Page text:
Saturday, 14 January 2017

Colonial third lighthouse, Madras High Court building, Chennai

coloniallighthouuse,Hight court,chennai,not activesathiyamweekly.com
When I was a 9-year old kid, my dad used to take me to Madras city (now Chennai), the capital of Madras state (now Tamil Nadu)  to attend wedding functions, etc. The summer vacations gave me a swell time to go around the city, then a pretty clean and less populous place and one could see mostly American and British cars in the early 1950s. In those days, owning a passenger car was more of a status symbol among the affluent than a necessity. Being a
native of a small town, three things gave me fascination and excitement that had a  firm grip on me. They were: The electric trams (street cars; service stopped later), the light House on the Madras Hight court premises and a  large variety of assorted foreign cars of various designs, sizes and hues. Among them, going up the tallest structure in Madras - old Lighthouse was the most thrilling experience for me. From the top of the lighthouse, one could see the entire city -  a vista of countless buildings, busy streets full of cars. cycle rickshaws, buses, temples, churches, etc., as far as the eyes could gaze the horizon.

When the High Court was built, in 1894  its impressive tallest ornate dome 175 feet above the sea level, became Madras’ third lighthouse. Because electricity was a far cry, kerosene-fuelled lamps were used and the light that flashed had an intensity of 18,000 burning candles. In fact, the German warship S.S.“Emden” commanded by none other than chivalrous gentleman captain Von Muller bombarded Madras harbor in September 1914 during the WWI its target was not the High Court building, but the lighthouse that stood next to it. But a small part of the High Court building got the hit, but not the lighthouse.
2nd lighthouse Court complex.1834.www.destinationinfinity.org
In the early 19th century The East India company became well established and had well fortified  Fort St. George for their growing commercial activities. As the mercantile business progressed with the arrival and departure of more ships, they built the first lighthouse in 1796 and restructured it later in 1820 by increasing the height (99 feet). The second lighthouse - a Doric column 125 feet tall  was built in 1941 outside the fort area to guide the ships.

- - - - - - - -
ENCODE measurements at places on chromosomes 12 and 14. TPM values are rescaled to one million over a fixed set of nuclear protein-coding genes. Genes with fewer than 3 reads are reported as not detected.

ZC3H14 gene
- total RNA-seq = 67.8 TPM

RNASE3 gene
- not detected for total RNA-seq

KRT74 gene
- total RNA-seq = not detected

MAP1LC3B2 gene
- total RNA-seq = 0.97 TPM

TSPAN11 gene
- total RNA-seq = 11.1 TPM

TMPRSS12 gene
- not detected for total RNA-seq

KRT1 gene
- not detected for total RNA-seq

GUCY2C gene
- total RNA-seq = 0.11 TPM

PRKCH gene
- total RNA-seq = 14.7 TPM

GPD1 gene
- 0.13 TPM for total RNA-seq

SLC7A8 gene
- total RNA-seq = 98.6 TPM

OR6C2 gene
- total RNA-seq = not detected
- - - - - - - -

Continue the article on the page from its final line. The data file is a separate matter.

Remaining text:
As the ship traffic had increased, considering the intensity of the Monsoon, the government wanted to have a new
Madras high Court bldg. and3rd lighthouse.www.fototime.com
taller lighthouse built away from Ft. St. George.  In that vast area of land, the foundation was laid for a new High Court building.

madras High court lighthouse,spital stairway. http://www.thehindu.com

The Madras High Court was created in 1862 after the proclamation by Queen Victoria. Earlier it was housed in  the old Collector's office on Rajaji Salai. A new High Court building was constructed at a cost of Rs.12 lakh and inaugurated on 12 July 1892. At the top of the main decorative dome of the High Court building, 175 feet high new Madras lighthouse (third lighthouse) was  added with better apparatus. When electricity came to Madras. it was used to run the powerful revolving light (Argand lamps) whose powerful beam could reach longer distance into the sea. In those times, it was was the tallest structure in Madras. Since 1970, the public has not been allowed to climb this lighthouse.  Since 1894, it had functioned and seen WWI and WWII, guiding safely the warships belonging to England and its allies.  A superior modern , but poorly designed new lighthouse has been functioning near the Gandhi statue on the Marina. The new lighthouse, city's sentinel lacks the old charm  and beauty; nor does it look appealing and pleasing to the eyes.

Presently the two old colonial lighthouses on the High Court complex are out of service. Until recently both these lighthouses and part of the old court building were in a state of neglect with the growth of weeds, wild plants, etc. The beautiful spiral stairway inside the lighthouse, taking the visitors to the top balcony was in bad shape, dusty and filled with bird's droppings. Wooden planks and iron railings at upper levels were damaged, but not beyond redemption. Glad to hear, the government is taking serious steps to restore these heritage structures back to their old grandeur.   
Ref:
http://www.thehindu.com/todays-paper/tp-national/a-sad-picture-of-neglect-despair/article3503006.ece